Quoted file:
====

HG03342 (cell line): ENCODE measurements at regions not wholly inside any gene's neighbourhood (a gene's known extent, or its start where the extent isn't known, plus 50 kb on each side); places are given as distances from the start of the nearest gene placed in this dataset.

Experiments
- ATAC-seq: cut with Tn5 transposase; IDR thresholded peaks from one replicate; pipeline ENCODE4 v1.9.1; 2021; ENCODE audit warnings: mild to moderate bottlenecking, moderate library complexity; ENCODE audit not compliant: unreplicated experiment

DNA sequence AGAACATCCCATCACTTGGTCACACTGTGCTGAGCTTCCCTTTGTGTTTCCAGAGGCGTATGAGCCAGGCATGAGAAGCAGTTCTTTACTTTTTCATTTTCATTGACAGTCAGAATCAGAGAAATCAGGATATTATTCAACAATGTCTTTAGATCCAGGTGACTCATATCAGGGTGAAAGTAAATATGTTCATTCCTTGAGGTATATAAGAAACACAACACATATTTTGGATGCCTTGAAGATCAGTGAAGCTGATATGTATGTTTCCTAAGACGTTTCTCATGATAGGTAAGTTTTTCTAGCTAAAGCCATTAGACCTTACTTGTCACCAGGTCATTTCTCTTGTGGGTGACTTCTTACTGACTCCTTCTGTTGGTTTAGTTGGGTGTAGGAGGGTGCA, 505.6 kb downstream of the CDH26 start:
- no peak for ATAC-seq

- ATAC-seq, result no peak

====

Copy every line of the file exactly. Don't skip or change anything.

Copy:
HG03342 (cell line): ENCODE measurements at regions not wholly inside any gene's neighbourhood (a gene's known extent, or its start where the extent isn't known, plus 50 kb on each side); places are given as distances from the start of the nearest gene placed in this dataset.

Experiments
- ATAC-seq: cut with Tn5 transposase; IDR thresholded peaks from one replicate; pipeline ENCODE4 v1.9.1; 2021; ENCODE audit warnings: mild to moderate bottlenecking, moderate library complexity; ENCODE audit not compliant: unreplicated experiment

DNA sequence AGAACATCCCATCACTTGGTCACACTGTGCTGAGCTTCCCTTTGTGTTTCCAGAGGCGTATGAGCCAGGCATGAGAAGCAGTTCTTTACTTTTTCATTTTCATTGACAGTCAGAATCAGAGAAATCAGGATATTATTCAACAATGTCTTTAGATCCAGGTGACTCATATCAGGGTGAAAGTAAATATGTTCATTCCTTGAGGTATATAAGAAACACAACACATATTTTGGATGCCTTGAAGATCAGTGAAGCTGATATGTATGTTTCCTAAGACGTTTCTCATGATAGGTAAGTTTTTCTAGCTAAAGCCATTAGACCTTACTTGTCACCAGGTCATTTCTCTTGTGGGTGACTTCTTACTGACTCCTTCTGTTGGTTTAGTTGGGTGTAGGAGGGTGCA, 505.6 kb downstream of the CDH26 start:
- no peak for ATAC-seq

- ATAC-seq, result no peak